Montreal, Quebec: A Travelogue of Sorts
I realize that it has been two weeks since my last post and that is unacceptable. My feeble defense is that I have been traveling quite a bit lately and it’s hard to sit down and write a cohesive blog post when your only time in front of your computer is dealing with bills and travel schedules and the like. But now I’m here in Montreal for almost a week (sans épouse, sans enfant) attending a seminar on Mixed-Use Planning and Development, and by golly, you guys are going to hear about it.
Hosting the conference is LiveWorkLearnPlay, who bills themselves as a “boutique firm specializing in large-scale mixed-use real estate projects that bring places to life.” Essentially, they are the consultants that you bring in to help breathe life into your downtown project, whether it is brand new project, a revitalization attempt, or a faltering project. They go after the right retail and restaurant tenants, and then build daily rituals to make a place seem “happening” and livable. “Mixed-use” is their catch-all term that could mean New Urbanist Towns, College-towns, or downtown projects. They’ve been pretty wildly successful, as best I can tell. In an age when having the term “real estate” in your tag line generally signifies recent or imminent disaster, LWLP seems to be expanding.
I’ve been talking with these guys on and off for months now, ever since they were hired in a town where I had been working, and I took a small seminar course that they led at the Congress for the New Urbanism, but I’m not convinced, frankly, that they have some revolutionary method of enlivening communities, which in part is what I’m here in Montreal. I figure that if they are as good as they seem to be, I’ll definitely learn something, and maybe even find some work in the process. And if they are not, then I will have gotten to write off a trip to Montreal, which is shooting to the top of my list of cool cities.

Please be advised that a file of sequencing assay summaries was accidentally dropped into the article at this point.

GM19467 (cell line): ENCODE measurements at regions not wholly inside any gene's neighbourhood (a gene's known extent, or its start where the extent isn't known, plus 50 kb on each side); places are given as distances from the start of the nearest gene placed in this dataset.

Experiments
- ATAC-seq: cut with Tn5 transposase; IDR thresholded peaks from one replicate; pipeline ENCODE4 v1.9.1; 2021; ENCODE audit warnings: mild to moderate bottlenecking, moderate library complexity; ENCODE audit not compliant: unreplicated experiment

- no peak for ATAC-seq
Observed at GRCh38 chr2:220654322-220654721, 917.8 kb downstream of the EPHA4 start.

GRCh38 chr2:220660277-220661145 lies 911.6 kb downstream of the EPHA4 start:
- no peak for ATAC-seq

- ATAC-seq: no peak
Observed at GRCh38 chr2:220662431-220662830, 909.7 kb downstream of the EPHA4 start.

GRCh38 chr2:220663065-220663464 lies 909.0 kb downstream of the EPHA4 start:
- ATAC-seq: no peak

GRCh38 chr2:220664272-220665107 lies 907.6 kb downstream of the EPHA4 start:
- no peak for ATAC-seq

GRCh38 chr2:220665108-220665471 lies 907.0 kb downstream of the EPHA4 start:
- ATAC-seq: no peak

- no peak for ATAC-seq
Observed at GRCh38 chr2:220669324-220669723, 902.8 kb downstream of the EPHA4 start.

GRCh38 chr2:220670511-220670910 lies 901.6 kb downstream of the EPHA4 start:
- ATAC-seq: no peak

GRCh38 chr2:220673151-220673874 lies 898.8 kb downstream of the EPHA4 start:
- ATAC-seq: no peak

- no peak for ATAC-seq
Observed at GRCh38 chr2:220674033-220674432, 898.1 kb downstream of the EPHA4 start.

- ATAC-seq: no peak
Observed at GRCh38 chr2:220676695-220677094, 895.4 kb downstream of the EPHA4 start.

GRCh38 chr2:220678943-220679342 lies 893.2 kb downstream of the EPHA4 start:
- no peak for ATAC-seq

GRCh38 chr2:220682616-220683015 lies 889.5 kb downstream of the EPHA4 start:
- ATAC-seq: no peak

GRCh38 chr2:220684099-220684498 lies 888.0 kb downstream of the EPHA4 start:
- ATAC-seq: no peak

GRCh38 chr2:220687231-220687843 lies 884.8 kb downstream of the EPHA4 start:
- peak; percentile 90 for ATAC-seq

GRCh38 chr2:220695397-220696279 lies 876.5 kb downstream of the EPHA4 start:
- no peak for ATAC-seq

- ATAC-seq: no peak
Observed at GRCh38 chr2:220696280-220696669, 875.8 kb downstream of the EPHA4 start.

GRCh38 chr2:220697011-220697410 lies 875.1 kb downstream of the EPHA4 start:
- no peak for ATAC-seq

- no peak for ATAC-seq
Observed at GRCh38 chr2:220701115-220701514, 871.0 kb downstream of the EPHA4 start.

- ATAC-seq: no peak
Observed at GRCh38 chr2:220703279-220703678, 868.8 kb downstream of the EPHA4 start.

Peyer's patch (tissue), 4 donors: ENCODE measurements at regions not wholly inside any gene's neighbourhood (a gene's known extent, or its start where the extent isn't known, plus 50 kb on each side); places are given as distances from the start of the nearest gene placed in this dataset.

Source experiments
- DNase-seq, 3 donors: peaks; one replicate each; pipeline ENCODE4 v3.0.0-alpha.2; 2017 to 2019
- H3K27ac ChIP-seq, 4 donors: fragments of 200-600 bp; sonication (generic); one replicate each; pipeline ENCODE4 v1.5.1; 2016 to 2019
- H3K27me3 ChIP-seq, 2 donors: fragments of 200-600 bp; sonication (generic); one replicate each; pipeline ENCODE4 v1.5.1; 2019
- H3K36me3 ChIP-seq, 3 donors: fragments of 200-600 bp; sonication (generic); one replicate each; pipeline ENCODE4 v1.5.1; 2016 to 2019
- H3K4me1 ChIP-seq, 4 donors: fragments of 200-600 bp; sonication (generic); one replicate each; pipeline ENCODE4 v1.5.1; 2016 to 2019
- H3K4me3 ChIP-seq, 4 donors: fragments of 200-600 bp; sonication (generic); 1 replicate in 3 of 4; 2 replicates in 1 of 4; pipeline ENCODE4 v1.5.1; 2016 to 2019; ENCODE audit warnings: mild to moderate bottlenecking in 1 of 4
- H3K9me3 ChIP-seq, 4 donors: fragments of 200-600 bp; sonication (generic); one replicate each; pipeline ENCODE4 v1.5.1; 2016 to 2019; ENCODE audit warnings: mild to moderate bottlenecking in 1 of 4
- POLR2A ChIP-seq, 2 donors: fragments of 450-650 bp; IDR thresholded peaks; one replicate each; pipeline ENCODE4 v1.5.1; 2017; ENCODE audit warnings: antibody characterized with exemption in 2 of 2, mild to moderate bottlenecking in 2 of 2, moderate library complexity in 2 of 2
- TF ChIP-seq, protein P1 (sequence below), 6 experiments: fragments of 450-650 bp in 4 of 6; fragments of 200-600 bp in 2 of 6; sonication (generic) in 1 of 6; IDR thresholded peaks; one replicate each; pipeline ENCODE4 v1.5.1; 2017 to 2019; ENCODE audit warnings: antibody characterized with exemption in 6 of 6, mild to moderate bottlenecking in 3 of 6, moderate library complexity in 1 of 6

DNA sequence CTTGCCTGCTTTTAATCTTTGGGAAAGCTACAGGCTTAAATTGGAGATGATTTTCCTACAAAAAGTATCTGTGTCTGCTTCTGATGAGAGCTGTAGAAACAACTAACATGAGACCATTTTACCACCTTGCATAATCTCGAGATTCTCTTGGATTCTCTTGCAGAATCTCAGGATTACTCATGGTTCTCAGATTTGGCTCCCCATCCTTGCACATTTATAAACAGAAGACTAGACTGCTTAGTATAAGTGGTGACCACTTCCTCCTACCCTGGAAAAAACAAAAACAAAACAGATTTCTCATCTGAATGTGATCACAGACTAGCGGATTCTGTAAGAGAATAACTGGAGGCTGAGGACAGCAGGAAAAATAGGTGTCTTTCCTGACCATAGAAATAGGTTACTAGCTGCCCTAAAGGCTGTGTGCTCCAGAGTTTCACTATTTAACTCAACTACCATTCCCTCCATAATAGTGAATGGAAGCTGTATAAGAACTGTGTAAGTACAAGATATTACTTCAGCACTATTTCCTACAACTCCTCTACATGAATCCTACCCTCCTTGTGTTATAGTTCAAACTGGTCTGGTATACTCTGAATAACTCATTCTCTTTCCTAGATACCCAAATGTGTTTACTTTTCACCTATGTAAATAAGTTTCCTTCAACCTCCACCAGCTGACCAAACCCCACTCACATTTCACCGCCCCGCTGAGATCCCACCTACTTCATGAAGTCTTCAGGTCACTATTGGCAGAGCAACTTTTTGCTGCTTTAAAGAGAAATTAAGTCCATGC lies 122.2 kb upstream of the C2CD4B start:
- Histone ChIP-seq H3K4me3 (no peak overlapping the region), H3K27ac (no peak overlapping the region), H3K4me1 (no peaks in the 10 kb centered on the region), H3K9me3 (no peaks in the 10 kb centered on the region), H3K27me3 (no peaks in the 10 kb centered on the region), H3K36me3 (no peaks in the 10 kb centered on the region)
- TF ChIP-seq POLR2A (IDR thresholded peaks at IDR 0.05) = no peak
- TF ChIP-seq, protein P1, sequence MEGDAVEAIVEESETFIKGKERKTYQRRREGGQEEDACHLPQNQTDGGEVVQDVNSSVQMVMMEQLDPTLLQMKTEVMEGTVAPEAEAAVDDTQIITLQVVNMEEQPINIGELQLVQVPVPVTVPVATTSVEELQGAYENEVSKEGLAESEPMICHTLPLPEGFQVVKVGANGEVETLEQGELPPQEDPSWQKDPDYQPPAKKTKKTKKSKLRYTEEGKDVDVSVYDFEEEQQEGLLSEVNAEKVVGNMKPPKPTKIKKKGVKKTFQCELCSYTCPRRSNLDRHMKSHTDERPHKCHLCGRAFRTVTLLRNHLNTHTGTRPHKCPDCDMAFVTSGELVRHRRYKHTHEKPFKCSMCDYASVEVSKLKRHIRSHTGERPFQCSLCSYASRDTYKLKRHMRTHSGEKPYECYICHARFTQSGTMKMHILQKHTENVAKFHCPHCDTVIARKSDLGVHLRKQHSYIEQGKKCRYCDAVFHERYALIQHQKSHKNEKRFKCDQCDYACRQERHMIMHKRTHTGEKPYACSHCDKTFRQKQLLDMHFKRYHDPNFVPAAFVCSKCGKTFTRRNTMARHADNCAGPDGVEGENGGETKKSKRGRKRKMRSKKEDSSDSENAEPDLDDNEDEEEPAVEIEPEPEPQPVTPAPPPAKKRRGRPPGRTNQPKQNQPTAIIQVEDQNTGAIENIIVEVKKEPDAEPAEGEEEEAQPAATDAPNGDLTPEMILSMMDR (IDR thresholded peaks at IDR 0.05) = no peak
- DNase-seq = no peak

So for the next week or so, I’ll post my thoughts on their process, and how to relates to the performing arts, as well as give you a little taste of Montreal in the process. It might be a lot more frequent, and a little less organized than my usual posts, but I thought a little serial might liven things up a bit.
Remind me never to book that 6:30 flight again. And then remind me that I vow to remind myself every single time I do it. I did it this time and had 10 minutes to make my connection in Atlanta at 9:30. The 2:30 flight to Montreal was booked solid, so it was make this flight or get to town at 1am… I hustled and made it, but I learned later that my bag didn’t run nearly as fast, so it caught the 2:30.
Customs was pretty easy in Montreal, especially with no luggage. So I was out the door of the airport in less than an hour to find a 75 degree day. Say what!?!? When I got out of my car at 5:30am in Panama City, FL, it was already 90 degrees. It being such a nice day, I decided to eschew the taxi and see if I couldn’t bus-subway-hike to my hotel.
It was great! Montreal has an incredibly clean and simple public transportation system. And the walk of the last 5 blocks was very interesting. The Hotel Nelligan is smack in the middle of “Old Montreal,” which was first settled in the early 17th century, and even spent some time as a walled city. To me, it is a cross between Barcelona and Paris’ Latin Quarter.
Montreal is decidedly French. 66% speak French at home as opposed to 20% that speak English. And it feels French so far. I had lunch at the rooftop bar at the hotel and had a Ham and stinky cheese Panini that could have been on any Parisian bistro menu.
Okay, so I promise tomorrow will have pithier stuff, but I wanted to set a primer for the week… Au Revoir!